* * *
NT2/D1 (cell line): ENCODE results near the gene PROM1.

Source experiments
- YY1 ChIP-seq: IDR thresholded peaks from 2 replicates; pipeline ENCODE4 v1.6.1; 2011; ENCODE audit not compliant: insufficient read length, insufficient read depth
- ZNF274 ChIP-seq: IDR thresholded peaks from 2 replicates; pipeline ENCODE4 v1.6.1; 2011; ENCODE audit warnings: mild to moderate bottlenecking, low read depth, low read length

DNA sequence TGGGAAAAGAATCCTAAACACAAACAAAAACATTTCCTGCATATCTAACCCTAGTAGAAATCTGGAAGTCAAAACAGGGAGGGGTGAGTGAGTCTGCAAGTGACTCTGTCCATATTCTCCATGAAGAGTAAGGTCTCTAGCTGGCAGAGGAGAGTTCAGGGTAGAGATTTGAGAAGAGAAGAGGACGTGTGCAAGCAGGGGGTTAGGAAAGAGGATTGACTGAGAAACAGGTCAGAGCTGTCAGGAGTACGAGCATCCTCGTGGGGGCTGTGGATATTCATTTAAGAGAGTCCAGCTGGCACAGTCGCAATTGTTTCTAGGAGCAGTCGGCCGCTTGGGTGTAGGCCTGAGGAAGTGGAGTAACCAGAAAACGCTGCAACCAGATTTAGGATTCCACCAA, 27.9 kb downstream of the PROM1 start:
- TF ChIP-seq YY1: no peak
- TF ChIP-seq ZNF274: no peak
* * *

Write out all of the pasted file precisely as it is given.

NT2/D1 (cell line): ENCODE results near the gene PROM1.

Source experiments
- YY1 ChIP-seq: IDR thresholded peaks from 2 replicates; pipeline ENCODE4 v1.6.1; 2011; ENCODE audit not compliant: insufficient read length, insufficient read depth
- ZNF274 ChIP-seq: IDR thresholded peaks from 2 replicates; pipeline ENCODE4 v1.6.1; 2011; ENCODE audit warnings: mild to moderate bottlenecking, low read depth, low read length

DNA sequence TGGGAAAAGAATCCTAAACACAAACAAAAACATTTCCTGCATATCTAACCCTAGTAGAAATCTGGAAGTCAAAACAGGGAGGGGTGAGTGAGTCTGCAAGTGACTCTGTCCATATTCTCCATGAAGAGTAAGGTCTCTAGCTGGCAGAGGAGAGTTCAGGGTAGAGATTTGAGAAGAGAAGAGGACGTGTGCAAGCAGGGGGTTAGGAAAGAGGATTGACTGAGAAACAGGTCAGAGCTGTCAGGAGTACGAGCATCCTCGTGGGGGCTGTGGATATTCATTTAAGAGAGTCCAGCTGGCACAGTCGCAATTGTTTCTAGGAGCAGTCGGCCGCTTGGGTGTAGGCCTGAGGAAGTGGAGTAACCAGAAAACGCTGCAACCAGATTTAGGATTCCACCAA, 27.9 kb downstream of the PROM1 start:
- TF ChIP-seq YY1: no peak
- TF ChIP-seq ZNF274: no peak